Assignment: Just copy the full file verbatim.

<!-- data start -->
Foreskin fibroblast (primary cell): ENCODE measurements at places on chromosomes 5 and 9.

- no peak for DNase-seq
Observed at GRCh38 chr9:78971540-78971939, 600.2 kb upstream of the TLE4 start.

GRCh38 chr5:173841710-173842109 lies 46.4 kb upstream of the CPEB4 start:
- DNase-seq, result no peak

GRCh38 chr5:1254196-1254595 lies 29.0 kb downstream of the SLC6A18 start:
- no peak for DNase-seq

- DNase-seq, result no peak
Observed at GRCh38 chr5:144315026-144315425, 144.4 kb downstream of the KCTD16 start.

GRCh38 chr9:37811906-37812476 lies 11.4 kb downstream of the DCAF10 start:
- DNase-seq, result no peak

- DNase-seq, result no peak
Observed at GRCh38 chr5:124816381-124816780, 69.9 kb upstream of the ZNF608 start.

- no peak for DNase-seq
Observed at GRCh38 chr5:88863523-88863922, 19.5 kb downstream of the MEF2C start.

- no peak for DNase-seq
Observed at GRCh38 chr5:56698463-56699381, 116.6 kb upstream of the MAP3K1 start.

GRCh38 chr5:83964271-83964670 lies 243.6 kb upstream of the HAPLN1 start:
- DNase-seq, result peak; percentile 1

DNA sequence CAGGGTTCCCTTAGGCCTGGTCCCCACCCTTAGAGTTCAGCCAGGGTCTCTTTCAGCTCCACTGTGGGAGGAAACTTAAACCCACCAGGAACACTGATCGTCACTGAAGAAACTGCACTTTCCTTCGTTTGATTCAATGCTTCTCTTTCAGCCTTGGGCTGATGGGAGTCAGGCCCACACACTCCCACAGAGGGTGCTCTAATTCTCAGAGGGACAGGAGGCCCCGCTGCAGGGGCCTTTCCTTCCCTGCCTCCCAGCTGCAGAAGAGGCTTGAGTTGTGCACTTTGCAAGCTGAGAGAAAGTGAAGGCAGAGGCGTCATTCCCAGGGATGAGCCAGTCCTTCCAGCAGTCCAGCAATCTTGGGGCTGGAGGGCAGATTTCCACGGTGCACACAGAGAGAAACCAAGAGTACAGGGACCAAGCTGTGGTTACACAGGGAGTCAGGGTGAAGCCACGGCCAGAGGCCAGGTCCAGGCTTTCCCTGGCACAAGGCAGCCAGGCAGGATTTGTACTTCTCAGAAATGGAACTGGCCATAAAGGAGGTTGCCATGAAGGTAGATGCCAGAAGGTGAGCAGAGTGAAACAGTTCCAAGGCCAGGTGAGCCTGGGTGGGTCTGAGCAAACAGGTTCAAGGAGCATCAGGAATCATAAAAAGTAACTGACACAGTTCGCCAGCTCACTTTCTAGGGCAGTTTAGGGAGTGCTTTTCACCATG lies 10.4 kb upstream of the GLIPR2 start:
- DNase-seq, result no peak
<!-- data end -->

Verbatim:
Foreskin fibroblast (primary cell): ENCODE measurements at places on chromosomes 5 and 9.

- no peak for DNase-seq
Observed at GRCh38 chr9:78971540-78971939, 600.2 kb upstream of the TLE4 start.

GRCh38 chr5:173841710-173842109 lies 46.4 kb upstream of the CPEB4 start:
- DNase-seq, result no peak

GRCh38 chr5:1254196-1254595 lies 29.0 kb downstream of the SLC6A18 start:
- no peak for DNase-seq

- DNase-seq, result no peak
Observed at GRCh38 chr5:144315026-144315425, 144.4 kb downstream of the KCTD16 start.

GRCh38 chr9:37811906-37812476 lies 11.4 kb downstream of the DCAF10 start:
- DNase-seq, result no peak

- DNase-seq, result no peak
Observed at GRCh38 chr5:124816381-124816780, 69.9 kb upstream of the ZNF608 start.

- no peak for DNase-seq
Observed at GRCh38 chr5:88863523-88863922, 19.5 kb downstream of the MEF2C start.

- no peak for DNase-seq
Observed at GRCh38 chr5:56698463-56699381, 116.6 kb upstream of the MAP3K1 start.

GRCh38 chr5:83964271-83964670 lies 243.6 kb upstream of the HAPLN1 start:
- DNase-seq, result peak; percentile 1

DNA sequence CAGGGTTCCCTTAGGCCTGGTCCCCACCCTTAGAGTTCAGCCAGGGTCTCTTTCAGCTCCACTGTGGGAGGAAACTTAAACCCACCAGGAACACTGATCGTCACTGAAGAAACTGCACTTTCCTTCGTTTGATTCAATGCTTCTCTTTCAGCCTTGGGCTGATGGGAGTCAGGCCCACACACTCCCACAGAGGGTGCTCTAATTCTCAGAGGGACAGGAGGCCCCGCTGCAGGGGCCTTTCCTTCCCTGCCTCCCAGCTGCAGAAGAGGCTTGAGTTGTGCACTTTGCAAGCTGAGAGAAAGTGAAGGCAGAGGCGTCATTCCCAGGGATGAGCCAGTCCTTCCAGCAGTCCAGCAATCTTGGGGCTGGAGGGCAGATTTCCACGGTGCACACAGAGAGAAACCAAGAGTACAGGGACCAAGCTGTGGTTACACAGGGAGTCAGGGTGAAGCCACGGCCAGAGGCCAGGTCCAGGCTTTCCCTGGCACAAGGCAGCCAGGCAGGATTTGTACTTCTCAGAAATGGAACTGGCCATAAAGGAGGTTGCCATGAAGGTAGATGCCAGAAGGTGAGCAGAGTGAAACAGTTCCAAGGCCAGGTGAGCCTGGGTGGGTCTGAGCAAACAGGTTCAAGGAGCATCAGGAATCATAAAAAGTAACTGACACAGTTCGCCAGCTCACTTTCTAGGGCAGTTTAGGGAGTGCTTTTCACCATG lies 10.4 kb upstream of the GLIPR2 start:
- DNase-seq, result no peak